I grew up in a Republican household. I love my Republican family (as well as my many Republican friends). But from a young age, I knew I was a Democrat at heart. I knew it as clearly as I know that I’m tall, and left handed, and have brown eyes. It seems as if it wasn’t even a choice on my part, but more of a predisposition. But why? At the tender age of 10 or so, I wouldn’t have been rationally assessing and comparing the policy positions of the two parties (although as a budding nerd, I probably could’ve taken a decent stab it it). Why then? I think it comes down to deep-seated intuitions about morals and values. Democrats have always cared deeply about protecting and lifting up the disadvantaged and about providing equal opportunity for all. We’re not rugged individualists and we don’t tend to engage in “Us Versus Them” thinking and we’re not afraid of changing the status quo for the better. Instead, we build community by working in service to one another. This sense of building a caring community and striving to provide fairness and justice and opportunity for all citizens — not just the white and the wealthy and the powerful — is what appealed to me at a gut level and at a young age. It still appeals to me now. Now more than ever!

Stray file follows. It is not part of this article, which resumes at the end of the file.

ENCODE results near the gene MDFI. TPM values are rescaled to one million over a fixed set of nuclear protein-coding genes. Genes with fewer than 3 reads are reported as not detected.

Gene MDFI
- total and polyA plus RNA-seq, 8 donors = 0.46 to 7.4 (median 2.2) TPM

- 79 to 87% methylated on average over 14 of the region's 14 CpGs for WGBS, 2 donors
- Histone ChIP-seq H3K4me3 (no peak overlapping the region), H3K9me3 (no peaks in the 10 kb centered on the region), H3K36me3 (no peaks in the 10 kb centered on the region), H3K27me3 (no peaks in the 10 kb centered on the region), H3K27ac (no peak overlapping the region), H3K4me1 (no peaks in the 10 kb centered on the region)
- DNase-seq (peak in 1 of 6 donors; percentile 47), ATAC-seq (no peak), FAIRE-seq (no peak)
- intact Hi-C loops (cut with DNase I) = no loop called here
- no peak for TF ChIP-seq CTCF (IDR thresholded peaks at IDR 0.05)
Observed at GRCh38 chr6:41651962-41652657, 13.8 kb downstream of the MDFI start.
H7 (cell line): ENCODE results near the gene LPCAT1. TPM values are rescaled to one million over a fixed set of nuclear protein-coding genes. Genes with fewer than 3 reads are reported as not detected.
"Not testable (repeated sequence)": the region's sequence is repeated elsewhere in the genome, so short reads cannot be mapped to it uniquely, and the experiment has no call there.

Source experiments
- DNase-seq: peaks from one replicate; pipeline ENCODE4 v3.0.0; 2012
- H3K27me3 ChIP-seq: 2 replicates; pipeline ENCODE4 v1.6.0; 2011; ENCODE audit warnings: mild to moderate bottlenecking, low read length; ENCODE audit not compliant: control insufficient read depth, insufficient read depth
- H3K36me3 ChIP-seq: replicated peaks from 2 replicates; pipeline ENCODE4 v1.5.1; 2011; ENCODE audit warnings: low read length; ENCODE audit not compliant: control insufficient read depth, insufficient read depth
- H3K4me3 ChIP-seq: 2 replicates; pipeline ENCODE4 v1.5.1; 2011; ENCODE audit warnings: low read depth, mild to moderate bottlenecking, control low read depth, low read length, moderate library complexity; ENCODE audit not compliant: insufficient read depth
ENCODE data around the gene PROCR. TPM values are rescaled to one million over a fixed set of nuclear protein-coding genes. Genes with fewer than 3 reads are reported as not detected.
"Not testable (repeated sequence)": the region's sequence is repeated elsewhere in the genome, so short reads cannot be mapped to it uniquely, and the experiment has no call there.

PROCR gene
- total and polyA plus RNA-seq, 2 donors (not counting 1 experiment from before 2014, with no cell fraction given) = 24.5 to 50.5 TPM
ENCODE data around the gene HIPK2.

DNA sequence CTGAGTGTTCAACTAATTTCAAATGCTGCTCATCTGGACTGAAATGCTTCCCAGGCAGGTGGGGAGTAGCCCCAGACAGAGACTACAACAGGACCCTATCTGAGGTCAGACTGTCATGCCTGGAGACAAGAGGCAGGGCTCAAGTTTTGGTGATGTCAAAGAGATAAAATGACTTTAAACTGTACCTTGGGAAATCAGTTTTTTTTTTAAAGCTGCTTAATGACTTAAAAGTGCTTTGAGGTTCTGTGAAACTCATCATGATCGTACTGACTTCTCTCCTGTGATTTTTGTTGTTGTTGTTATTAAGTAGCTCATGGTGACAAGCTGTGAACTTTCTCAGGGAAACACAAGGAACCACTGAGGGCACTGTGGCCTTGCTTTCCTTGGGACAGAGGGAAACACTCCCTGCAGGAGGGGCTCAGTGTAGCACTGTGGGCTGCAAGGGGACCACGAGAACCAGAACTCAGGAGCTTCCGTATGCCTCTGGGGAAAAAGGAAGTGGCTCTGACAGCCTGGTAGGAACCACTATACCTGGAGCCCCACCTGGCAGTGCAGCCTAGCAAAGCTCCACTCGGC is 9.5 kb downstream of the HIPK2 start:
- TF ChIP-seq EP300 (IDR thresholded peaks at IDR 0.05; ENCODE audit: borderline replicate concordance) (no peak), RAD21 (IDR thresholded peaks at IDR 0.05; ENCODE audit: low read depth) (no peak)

I remember back to the early 1980s when I first moved out west to go to school at New Mexico Tech. Love Canal, the first Superfund site, was still in the news and I was studying earth science with an ambition toward contributing to the environmental movement. I was writing to a childhood friend and proclaimed, “Is this a great country or what? I have the opportunity pursue my dreams. I can grow up to be whatever I want!” I didn’t fully understand until years later that not everybody had the same opportunities as I had. I was born on 2nd base and didn’t even know it! My family was by no means wealthy, but we had stability and sufficient resources to live in a nice neighborhood and go to good schools. All I had to do was to work moderately hard and not screw up too badly. I have since come to understand that many in our society don’t have nearly the same opportunities and they certainly have far less margin for error.
I’m grateful for all the advantages I’ve received. And like any good Democrat, I want to “pay if forward” (https://www.nytimes.com/2014/03/16/opinion/sunday/the-science-of-paying-it-forward.html). I can’t undo the privilege conferred on me by birth and gender and race. But I can use my many advantages along with some of my time, and money, and energy to help elect democrats and to work to create a society that offers improved opportunities for all. And that is why I am a Democrat.